How can ITIL, CMM, COBIT and their other friends be implemented together effectively?

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I’m in a conciliatory mood this week – first about IT and “the business”, now about various groups within IT. This noodling started while I was out to dinner last night with Michael McGaughey, my favorite ITIL expert. I started picking his brain on something that’s been bugging me lately: how ITIL can be implemented effectively in companies that also want to use CMM, COBIT or various other frameworks like PMBOK, Six Sigma, ISO 9000. I met Michael almost ten years ago when we were trying to help a very large IT organization solve this very problem and I was curious for his perspective on how things have evolved since then.

We agreed that not only is the integration of these frameworks a big challenge for many organizations today, it is actually getting harder. Each of these frameworks is expanding its reach and claiming to be the overarching framework for the IT function. I see more and more companies trying to use the best practice framework trio of ITIL (for operations), CMM (for application development), COBIT (for governance), etc. Each of these frameworks are fine (they are best practices for a reason), but assuming that simply implementing the trio or some other combination will define and improve all IT processes is a fallacy. These combinations have a lot of overlaps and gaps. At least the frameworks I’ve mentioned so far are all geared towards a rigorous process culture; throw Scrum or XP in your development shop and try to make that work with your ITIL operations shop!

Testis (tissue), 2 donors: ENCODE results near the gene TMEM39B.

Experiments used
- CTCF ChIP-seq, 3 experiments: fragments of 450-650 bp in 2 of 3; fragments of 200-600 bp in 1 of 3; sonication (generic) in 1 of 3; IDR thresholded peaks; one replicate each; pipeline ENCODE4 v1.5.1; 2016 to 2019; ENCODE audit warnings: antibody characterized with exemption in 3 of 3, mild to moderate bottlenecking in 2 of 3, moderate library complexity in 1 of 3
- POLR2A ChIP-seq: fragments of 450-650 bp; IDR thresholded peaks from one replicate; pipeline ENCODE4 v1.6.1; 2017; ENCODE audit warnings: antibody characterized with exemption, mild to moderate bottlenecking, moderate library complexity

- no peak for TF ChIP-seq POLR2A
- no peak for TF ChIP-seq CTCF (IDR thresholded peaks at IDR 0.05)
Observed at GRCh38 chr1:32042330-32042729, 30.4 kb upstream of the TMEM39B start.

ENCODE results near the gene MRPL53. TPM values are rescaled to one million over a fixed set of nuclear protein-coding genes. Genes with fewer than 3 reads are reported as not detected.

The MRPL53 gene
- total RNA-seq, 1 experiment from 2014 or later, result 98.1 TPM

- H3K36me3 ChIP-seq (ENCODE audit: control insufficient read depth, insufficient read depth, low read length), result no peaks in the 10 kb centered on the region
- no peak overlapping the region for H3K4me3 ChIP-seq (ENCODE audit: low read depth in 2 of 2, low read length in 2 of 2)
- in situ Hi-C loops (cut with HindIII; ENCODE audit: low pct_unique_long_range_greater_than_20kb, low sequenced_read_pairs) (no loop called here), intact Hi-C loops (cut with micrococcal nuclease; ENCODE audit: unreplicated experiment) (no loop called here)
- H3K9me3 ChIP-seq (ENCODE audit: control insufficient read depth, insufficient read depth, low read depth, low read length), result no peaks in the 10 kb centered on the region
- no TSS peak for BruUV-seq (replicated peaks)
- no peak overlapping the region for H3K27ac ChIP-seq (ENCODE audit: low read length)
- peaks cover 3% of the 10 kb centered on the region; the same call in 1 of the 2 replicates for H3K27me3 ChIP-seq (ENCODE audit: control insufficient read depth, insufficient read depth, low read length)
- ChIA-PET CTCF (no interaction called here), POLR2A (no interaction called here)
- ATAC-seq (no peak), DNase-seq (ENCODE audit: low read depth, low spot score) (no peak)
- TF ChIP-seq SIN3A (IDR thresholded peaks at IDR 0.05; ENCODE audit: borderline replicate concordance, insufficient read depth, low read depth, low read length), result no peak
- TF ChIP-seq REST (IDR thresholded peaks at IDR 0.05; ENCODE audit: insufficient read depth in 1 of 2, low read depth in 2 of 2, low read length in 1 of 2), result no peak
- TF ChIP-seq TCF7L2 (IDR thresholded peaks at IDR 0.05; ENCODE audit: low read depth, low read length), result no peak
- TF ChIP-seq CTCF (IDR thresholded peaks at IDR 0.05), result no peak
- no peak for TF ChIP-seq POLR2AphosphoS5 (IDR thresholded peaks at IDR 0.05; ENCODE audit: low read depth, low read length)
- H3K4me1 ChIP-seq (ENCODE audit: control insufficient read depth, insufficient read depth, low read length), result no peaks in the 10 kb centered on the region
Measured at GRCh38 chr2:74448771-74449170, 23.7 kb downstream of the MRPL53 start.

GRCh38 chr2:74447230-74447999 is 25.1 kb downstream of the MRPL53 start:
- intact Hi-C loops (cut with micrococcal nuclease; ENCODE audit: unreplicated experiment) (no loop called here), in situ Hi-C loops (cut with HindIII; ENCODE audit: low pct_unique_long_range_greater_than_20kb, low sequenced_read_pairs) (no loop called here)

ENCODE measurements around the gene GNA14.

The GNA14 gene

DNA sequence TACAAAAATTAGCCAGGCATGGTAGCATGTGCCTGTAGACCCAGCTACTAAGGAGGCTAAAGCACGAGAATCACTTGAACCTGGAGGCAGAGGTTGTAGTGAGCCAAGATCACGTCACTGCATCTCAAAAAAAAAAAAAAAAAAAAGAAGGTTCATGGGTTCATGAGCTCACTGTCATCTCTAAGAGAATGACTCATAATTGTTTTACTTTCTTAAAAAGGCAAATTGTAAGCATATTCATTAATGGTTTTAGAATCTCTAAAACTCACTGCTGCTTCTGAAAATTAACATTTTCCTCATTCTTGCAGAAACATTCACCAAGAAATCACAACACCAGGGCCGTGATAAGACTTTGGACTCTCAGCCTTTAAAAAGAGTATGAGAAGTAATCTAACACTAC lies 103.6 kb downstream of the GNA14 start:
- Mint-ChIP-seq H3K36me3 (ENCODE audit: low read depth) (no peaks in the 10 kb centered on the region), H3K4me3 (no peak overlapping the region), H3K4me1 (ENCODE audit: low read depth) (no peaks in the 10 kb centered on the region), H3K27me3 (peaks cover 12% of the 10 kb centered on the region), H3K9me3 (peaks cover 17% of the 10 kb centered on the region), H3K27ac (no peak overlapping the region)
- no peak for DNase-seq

Ask your favorite CIO why they’ve chosen any of these frameworks and you’ll get a wide variety of vague answers, generally centering around increasing the maturity of their processes and establishing necessary controls. Most often, CIOs relegate the implementation responsibility to the manager of each department. They agree with their Operations VP to implement ITIL, or with their Application Development VP up a maturity level or two. This delegation is the fundamental flaw: process improvement efforts cannot be relegated down the chain and executed in silos. Most process improvement comes from silos working more effectively together!

IT must have a top-level process model. All the frameworks I’ve mentioned only support the definition and improvement of these processes. This process model should also be used to define responsibility within the organization. This model can also be used to define where various tools can be applied to support IT processes. One of the points Michael brought up last night was the general lack of understanding in the industry about which tools support which ITIL processes. IT organizations need an internal “technology strategy” so they stop making decisions in silos that are costing the organization money and decreasing overall efficiency.

IT often preaches that the rest of the business needs to take an enterprise process view to make improvements, technology and otherwise. It is time for IT to take some of its own advice!

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